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Warren Harding experienced a sharp economic downturn in the early days of his presidency in the early 1920s. About seven years later, Herbert Hoover likewise experienced a downturn, his being more infamous.

Hoover’s decline was bad, and continued worsening, leading to the election of Franklin Delano Roosevelt as President of the United States in 1932. Once in office, FDR embarked on a sweeping and ambitious agenda designed to bring the country out of the Great Depression. Economic pain continued for quite some time—for the rest of the decade, actually—but it eventually abated.

So goes a synopsis of the Great Depression, and one can find many similarities to the recent Great Recession.

A synopsis of the recent recession might go like this: George W. Bush encountered recession upon taking office in 2001. About seven years later, another downturn ensued, this one deep, ultimately leading to the election of Barack Obama as President of the United States in 2008. Obama embarked on an ambitious policy swing, and five-plus years later, signs of economic trouble remain.

The two downturns, with their obvious differences, still follow a similar path.

First, both started out as normal, cyclical recessions. These happen about every seven years on average. The 1929 crash was preceded by a depression in 1920-1921, and there were signs in 1928 that trouble was brewing. In 2008, the collapse came about seven years after the last recession, 2000-2002 roughly, which was deepened by a terrorist attack on 11 September 2001. So, again, a downturn—correction, if you will—of some sort was due in both cases.

Second, policies largely outside of the power of the sitting president at the inception of each crisis have been widely blamed for worsening or even causing the respective downturns. In the case of Hoover, different historians and economists find fault with easy monetary policy prior to the 1929 crash, and tight money after, as causing and/or deepening the crisis. Likewise, an artificially inflated housing market that took decades to develop and tightening monetary signals as the economy declined have been blamed for the Great Recession. Neither made monetary policy, obviously, and most of the machinery leading to the housing bubble was already in place when Bush took office in 2001.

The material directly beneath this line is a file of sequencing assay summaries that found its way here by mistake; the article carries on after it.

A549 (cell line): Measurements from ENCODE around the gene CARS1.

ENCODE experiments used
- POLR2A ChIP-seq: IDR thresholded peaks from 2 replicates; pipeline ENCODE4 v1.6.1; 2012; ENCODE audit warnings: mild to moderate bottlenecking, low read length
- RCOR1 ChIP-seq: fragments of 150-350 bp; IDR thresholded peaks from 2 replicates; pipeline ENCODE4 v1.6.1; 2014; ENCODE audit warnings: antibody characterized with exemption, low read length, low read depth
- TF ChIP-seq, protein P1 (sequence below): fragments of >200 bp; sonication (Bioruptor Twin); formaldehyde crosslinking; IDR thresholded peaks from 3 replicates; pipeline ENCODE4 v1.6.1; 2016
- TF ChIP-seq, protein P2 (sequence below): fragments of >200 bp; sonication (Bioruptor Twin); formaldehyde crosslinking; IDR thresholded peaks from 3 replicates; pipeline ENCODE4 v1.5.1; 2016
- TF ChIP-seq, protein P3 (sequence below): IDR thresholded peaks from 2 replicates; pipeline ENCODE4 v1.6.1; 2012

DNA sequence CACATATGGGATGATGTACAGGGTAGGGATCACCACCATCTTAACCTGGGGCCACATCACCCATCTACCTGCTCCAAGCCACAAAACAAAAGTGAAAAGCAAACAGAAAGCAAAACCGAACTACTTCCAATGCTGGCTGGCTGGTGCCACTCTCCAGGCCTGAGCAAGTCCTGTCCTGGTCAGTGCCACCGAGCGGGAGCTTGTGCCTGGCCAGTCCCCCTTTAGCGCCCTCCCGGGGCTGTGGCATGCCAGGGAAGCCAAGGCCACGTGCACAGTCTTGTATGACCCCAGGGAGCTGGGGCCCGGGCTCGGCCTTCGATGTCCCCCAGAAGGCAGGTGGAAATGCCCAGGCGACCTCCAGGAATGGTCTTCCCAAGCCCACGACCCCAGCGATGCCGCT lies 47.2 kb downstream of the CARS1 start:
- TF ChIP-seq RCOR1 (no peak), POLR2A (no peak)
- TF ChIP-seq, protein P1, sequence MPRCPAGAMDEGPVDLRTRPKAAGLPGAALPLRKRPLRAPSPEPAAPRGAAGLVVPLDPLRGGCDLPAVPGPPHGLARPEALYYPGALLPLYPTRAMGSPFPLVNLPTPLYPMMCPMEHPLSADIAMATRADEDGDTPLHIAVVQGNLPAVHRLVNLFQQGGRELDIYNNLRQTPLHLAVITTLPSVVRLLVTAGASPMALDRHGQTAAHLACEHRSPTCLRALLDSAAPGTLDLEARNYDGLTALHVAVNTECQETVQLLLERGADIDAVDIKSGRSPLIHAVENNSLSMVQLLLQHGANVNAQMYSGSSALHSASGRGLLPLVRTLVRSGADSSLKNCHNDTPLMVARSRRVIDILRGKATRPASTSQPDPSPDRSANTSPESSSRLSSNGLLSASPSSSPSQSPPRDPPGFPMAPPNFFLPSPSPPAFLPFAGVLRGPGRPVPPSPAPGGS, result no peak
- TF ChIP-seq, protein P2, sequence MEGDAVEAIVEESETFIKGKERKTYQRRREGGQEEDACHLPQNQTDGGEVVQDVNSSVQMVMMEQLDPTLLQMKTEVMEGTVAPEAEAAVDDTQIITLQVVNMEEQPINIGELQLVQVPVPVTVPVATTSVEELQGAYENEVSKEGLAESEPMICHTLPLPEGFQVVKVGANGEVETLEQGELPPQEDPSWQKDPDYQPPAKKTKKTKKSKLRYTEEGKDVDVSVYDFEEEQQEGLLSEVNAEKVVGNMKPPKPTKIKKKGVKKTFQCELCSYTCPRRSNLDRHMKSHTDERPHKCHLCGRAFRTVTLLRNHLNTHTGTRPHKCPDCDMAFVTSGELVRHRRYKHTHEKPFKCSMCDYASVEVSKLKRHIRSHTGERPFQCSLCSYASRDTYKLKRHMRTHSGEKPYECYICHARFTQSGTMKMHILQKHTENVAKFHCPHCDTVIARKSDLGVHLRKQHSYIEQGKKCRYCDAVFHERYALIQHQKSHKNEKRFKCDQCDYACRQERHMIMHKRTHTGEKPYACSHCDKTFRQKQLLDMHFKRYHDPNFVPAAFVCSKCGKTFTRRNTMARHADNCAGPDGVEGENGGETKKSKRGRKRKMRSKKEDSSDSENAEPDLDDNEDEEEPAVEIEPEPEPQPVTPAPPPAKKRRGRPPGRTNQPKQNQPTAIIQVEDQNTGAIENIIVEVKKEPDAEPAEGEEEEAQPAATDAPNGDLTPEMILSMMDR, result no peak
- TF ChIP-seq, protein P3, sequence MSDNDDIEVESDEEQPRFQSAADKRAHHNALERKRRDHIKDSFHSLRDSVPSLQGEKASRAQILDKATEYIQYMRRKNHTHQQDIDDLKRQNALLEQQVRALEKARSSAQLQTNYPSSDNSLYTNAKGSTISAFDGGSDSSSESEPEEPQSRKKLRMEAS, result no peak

Third, both Hoover and Bush arguably had poor initial reactions. Hoover embarked on what we would call a stimulus spending regime (perhaps accurately described as “New Deal light”), worked to prop up wages, and eventually signed into law a damaging tariff. Aggressive spending had little effect while propping up wages had the unintended consequence of costing some workers their jobs, and the tariff caused a trade war and subsequent price increases. Bush oversaw the Trouble Asset Relief Program (TARP) and selective bailouts, setting a poor precedent moving forward with regard to spending and sending mixed signals to financial markets. Each president exacerbated his existing problems.

Fourth, in each case, Democratic “savior” candidates emerged and were elected president. FDR promised a new deal and noted that the people had “nothing to fear but fear itself” while Obama promised “hope and change.”

Fifth are the results: Both FDR and Obama oversaw active policy agendas. FDR enacted the New Deal (or Deals, actually), labor-friendly laws, and new entitlement programs. Obama signed into law a stimulus package and a sweeping health care reform, among others.

As for the results, despite FDR’s aggressive and ambitious policies, unemployment remained over 10% for most of the remainder of the decade. And under President Obama, unemployment remains uncomfortably high and growth less than robust. Only time will tell how the Obama presidency rates historically, but by economic standards, FDR’s was not a success.

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